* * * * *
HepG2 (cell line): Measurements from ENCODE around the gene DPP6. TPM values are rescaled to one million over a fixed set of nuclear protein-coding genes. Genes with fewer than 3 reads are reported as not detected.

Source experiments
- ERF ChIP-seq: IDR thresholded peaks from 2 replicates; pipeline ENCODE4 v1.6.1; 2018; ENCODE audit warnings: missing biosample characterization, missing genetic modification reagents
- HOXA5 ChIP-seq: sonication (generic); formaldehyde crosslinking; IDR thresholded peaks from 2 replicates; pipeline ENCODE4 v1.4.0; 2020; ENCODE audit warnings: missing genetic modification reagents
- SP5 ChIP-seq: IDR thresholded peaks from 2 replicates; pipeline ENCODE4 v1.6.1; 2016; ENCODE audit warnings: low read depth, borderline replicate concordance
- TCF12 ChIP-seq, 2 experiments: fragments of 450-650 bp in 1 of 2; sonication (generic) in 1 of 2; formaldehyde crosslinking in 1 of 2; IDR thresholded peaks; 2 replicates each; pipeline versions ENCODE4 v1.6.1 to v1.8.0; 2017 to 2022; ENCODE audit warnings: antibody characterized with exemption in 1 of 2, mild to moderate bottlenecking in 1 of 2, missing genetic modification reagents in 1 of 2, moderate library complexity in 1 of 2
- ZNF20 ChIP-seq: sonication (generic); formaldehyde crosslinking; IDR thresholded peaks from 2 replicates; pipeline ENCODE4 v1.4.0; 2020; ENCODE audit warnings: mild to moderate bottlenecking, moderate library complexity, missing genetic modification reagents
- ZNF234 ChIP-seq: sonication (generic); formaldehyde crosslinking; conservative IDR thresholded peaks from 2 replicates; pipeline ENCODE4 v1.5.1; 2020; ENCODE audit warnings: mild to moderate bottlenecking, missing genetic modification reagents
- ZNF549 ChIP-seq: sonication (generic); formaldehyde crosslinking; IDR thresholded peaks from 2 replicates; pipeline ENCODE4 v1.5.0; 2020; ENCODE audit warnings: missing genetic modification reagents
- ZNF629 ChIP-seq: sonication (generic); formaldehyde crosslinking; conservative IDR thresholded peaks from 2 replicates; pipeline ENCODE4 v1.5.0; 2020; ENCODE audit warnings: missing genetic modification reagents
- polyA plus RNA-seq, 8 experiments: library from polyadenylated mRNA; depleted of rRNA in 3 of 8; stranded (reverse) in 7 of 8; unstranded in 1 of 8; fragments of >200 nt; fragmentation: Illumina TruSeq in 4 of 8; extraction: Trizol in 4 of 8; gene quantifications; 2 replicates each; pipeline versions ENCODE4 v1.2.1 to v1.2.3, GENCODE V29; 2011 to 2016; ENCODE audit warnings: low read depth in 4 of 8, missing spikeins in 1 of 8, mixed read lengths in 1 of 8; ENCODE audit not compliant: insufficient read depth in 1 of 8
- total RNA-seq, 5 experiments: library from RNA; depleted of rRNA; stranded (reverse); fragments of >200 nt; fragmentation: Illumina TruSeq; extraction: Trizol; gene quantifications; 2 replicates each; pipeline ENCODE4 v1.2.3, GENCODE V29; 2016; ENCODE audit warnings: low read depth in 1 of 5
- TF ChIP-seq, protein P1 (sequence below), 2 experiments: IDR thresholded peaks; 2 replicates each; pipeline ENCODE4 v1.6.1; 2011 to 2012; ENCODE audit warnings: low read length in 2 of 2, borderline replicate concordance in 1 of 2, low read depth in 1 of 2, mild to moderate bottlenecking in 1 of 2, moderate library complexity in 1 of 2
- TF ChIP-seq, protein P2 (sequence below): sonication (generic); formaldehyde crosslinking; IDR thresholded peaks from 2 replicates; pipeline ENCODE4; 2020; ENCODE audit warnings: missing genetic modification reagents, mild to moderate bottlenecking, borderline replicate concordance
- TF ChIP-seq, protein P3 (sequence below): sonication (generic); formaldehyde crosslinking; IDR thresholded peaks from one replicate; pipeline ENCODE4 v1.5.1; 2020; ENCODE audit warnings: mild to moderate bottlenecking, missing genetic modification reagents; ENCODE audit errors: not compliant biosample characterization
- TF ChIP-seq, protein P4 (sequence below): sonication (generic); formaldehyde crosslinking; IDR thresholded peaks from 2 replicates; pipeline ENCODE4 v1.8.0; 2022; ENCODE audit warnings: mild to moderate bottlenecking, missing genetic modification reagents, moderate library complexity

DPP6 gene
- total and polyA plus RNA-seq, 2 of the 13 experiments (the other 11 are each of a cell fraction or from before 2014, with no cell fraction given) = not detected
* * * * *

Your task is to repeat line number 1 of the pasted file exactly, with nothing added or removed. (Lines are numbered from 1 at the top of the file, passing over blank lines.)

HepG2 (cell line): Measurements from ENCODE around the gene DPP6. TPM values are rescaled to one million over a fixed set of nuclear protein-coding genes. Genes with fewer than 3 reads are reported as not detected.